Tuesday, September 10, 2013

Let it Go!

I'm shaking my head, dusting off my hands, and taking deep breaths while counting to like...100.

Because I'm done - absolutely DONE - with this internet controversy that's sprung up in my Facebook feed and email inbox.

You've all seen it...well, most of you probably have. A mother wrote a blog post about girls' provocative photos, and about 1000 people wrote hateful responses.

They've accused her of "slut shaming," "endorsing the rape culture," and "confusing her sons' sexuality." She's been called creepy (for noticing the sexy photos), a hypocrite, and more.

And it WON'T STOP!

It just keeps popping up in my world.

Now, I've written about my daughters. How I want them to value themselves and how I want them to dress modestly (as much for themselves as anything). I want to teach my son, too, how to respect women and treat them well.

But we have to acknowledge that in our world...we've sold objectification as empowerment. And we've told young women that their sexiness has more to do with who they are than their talents, smarts, and very real beauty. We've made sex about instant gratification instead of love, commitment, and very real joy and pleasure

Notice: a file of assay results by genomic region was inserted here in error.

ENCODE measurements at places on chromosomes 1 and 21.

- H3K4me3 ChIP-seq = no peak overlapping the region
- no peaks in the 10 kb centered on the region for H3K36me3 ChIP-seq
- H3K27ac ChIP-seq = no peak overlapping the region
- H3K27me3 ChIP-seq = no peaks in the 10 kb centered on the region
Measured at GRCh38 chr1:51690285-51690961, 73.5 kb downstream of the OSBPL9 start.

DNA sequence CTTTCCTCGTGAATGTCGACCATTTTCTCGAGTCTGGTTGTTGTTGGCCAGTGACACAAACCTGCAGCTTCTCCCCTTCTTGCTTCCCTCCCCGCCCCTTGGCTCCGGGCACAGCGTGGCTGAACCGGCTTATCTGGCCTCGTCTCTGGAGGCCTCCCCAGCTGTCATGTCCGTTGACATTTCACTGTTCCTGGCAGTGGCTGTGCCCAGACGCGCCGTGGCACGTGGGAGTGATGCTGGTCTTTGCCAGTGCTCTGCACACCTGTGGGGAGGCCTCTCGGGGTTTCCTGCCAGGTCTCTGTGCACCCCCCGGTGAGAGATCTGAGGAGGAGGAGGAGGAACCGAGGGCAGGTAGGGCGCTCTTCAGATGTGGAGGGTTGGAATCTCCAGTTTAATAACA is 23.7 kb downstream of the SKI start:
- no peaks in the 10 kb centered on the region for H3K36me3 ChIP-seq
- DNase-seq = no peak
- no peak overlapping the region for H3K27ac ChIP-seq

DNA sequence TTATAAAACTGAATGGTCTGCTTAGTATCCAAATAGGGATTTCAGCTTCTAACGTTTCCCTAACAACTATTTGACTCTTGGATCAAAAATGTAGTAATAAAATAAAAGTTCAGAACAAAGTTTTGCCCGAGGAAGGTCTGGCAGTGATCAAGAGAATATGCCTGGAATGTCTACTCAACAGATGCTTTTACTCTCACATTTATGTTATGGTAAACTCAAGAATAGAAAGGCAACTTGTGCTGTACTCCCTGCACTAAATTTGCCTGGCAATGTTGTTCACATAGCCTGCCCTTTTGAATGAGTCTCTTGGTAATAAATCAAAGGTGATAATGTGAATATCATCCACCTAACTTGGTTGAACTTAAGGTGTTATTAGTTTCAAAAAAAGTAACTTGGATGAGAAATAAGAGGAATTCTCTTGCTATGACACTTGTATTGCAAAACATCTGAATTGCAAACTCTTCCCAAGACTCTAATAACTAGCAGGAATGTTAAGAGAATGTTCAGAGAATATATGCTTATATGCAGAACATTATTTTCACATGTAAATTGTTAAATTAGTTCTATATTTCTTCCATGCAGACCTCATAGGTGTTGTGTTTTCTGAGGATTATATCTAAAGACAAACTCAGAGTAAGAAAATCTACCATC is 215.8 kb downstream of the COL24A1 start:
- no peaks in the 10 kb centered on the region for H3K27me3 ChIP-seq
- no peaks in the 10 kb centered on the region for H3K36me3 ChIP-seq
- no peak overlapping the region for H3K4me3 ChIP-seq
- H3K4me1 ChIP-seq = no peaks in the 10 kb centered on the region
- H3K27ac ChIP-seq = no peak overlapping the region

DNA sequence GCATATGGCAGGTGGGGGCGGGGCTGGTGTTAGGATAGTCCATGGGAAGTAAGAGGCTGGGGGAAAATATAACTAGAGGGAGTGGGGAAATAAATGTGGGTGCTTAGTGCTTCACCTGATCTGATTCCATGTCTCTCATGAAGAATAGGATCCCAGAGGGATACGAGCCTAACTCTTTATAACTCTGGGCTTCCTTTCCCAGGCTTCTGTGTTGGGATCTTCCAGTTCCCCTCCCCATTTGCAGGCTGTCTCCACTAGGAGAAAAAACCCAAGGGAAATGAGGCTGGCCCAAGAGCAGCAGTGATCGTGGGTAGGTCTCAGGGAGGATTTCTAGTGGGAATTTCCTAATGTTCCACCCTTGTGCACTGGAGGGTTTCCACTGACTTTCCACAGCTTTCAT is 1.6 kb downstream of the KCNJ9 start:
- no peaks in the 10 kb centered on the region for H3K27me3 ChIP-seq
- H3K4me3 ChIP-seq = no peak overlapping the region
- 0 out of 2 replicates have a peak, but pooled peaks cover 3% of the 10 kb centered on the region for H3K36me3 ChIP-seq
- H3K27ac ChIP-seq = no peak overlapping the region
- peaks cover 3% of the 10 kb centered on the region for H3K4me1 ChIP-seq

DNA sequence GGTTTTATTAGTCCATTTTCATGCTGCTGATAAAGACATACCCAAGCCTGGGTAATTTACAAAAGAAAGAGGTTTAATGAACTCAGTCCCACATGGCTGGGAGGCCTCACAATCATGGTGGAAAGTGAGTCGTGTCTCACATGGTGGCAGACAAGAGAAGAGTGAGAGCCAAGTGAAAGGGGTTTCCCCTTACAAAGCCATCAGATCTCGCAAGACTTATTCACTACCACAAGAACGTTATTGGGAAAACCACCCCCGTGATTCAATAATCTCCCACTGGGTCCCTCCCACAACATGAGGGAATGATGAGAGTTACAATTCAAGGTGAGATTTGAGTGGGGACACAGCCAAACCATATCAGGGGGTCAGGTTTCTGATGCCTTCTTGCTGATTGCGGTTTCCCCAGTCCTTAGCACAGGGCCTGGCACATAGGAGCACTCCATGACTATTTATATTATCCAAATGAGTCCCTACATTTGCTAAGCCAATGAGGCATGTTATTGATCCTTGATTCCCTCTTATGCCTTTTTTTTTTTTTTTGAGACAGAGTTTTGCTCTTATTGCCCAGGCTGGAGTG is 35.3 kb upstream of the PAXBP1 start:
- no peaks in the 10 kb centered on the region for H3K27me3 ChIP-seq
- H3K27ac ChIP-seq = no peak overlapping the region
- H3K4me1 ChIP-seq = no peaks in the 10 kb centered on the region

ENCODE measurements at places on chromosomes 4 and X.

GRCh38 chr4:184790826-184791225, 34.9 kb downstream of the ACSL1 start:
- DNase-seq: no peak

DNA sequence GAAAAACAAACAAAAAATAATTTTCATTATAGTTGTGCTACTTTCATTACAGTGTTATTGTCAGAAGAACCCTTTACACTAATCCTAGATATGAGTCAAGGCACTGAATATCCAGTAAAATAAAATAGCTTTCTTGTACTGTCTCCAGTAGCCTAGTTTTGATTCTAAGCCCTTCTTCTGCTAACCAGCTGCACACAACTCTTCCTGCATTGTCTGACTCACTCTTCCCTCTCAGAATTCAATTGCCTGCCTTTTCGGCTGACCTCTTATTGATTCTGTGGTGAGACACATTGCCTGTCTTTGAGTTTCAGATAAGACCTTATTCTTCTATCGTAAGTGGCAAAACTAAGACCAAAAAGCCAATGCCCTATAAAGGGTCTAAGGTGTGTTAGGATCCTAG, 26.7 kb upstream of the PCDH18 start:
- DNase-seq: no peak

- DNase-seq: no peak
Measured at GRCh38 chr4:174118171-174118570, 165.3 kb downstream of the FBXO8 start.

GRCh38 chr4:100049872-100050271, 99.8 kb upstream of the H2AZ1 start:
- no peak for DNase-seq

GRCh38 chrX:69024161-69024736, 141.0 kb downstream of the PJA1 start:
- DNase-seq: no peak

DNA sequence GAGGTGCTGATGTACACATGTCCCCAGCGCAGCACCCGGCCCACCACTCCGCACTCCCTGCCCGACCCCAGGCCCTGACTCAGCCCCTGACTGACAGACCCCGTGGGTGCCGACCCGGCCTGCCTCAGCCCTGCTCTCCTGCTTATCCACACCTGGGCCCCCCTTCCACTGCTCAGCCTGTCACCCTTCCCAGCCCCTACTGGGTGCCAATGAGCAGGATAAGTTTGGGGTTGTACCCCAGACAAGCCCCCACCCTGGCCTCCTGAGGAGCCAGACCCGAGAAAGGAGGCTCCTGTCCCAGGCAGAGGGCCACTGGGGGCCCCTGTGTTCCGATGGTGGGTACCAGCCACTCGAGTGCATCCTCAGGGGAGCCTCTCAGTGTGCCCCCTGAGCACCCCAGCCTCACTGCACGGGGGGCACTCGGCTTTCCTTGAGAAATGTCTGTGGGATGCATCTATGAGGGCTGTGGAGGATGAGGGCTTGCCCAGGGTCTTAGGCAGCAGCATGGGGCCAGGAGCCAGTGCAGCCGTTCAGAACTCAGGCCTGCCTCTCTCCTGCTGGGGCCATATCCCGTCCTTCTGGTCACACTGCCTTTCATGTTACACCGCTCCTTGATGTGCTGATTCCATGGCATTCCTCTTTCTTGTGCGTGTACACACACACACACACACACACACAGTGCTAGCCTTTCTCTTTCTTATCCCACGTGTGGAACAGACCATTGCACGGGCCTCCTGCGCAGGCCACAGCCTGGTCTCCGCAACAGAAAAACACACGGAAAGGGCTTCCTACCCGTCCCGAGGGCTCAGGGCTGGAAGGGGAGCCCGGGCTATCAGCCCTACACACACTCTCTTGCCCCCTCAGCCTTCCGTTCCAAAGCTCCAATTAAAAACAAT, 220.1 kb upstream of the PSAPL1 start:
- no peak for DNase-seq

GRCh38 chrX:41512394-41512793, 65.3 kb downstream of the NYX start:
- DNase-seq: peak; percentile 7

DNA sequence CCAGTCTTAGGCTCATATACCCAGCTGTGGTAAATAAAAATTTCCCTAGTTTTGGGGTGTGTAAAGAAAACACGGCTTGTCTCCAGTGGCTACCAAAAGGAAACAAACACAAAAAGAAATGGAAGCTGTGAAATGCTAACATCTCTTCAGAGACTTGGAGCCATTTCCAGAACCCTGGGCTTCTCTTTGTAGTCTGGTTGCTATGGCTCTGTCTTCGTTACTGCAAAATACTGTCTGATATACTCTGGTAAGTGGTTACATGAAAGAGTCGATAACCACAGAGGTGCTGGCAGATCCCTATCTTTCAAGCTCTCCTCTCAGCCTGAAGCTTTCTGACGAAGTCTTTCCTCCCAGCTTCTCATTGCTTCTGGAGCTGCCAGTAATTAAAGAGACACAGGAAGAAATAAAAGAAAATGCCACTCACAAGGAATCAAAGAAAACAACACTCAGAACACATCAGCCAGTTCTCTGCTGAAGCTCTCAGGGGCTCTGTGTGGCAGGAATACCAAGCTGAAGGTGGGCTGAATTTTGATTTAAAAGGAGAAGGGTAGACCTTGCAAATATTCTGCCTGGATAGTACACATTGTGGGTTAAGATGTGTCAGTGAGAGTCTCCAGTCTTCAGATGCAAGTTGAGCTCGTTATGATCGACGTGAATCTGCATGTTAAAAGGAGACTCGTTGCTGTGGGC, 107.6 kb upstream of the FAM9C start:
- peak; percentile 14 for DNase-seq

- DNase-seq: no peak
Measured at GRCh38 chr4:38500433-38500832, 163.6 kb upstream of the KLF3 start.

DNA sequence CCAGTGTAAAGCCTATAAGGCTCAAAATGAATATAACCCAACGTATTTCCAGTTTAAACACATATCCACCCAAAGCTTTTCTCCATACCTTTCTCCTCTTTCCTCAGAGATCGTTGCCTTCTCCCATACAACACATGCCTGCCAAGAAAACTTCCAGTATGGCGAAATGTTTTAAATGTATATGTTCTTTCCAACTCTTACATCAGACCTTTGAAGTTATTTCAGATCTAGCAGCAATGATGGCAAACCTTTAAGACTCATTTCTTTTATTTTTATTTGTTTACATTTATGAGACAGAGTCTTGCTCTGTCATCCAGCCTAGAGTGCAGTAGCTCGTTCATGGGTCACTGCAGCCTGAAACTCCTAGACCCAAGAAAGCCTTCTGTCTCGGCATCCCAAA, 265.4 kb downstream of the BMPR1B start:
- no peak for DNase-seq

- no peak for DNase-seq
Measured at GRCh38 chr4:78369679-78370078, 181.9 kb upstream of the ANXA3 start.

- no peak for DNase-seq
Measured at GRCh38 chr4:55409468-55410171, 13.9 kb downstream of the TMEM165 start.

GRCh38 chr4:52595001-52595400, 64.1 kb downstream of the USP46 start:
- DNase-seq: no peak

And then we complain about our kids having sex too young and the teen pregnancy rate. We bemoan the fact that they have hidden online lives, and hundreds of people feel the need to excoriate a woman who's involved in her children's online interactions.

Let's be 100% honest here.

There is a difference between a snapshot of us (women) in a swimsuit at the beach and one with a fully made up face, blown out hair and pouty lips while posing scantily clad on a bed. Come on! Who doesn't get that?

Disagree with the woman's policy if you want, but don't be disingenuous. None of us (at least the people I know) want our daughters posting THAT kind of picture.  The kind that is specifically intended to provoke a sexual thought, response, etc. in a boy/man.

Not because men can't control themselves, and are lustful beasts, but because there's a time and place for exploring our sexuality. And Facebook just isn't it.


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